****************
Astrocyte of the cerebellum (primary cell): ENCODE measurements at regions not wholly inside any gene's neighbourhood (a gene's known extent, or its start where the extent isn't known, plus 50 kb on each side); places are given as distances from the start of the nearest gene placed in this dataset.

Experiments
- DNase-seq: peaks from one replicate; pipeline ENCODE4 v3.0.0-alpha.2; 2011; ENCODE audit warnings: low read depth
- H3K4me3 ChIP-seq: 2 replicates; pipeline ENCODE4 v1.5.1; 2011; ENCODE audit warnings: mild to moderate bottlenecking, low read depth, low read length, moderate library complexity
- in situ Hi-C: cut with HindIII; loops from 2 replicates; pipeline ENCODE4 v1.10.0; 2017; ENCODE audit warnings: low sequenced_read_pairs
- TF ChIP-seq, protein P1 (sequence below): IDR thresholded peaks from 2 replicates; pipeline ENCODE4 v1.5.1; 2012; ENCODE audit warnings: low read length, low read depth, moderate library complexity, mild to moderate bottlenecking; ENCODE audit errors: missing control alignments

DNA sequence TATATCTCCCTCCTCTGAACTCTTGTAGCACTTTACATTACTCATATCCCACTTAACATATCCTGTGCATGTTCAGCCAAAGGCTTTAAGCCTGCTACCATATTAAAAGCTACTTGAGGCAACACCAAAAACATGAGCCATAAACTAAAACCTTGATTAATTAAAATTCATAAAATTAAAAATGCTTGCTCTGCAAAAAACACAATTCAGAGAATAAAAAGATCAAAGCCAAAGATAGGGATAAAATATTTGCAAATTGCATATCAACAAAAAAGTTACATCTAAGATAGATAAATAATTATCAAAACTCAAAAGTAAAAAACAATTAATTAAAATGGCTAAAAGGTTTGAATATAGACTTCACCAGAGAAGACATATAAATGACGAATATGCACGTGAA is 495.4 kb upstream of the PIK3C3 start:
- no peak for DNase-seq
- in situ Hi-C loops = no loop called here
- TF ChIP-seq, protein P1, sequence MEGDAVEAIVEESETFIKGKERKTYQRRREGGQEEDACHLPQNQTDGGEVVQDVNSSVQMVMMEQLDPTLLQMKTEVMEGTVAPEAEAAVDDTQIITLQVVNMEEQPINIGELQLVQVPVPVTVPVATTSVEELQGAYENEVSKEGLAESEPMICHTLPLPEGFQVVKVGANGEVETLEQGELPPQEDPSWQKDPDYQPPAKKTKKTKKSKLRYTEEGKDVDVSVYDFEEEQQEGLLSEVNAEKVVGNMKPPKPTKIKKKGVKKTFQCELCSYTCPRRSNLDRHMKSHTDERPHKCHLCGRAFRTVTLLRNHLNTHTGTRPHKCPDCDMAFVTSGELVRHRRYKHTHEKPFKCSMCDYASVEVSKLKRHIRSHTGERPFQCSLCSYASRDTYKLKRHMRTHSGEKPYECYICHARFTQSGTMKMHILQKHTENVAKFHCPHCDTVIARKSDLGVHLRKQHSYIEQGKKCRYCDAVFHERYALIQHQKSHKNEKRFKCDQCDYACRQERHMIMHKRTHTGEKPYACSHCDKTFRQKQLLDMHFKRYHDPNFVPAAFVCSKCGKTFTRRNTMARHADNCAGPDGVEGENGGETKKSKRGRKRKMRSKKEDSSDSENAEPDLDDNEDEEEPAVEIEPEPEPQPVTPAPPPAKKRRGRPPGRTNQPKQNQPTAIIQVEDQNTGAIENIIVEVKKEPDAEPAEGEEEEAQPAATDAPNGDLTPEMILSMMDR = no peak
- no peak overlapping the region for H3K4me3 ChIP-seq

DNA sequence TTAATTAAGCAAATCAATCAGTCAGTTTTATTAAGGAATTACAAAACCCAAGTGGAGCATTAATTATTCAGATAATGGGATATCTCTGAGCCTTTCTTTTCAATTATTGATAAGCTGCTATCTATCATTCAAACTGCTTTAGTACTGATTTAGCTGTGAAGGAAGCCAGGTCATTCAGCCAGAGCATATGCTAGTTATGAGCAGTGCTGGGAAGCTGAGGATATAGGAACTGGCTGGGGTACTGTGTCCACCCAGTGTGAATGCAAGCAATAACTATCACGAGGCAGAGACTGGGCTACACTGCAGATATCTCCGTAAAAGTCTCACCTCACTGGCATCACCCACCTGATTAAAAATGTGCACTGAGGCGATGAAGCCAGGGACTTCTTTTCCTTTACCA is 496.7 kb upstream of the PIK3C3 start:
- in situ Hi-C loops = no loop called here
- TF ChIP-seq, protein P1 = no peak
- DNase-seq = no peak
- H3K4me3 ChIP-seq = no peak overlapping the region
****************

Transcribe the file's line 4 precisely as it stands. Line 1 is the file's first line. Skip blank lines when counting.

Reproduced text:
- H3K4me3 ChIP-seq: 2 replicates; pipeline ENCODE4 v1.5.1; 2011; ENCODE audit warnings: mild to moderate bottlenecking, low read depth, low read length, moderate library complexity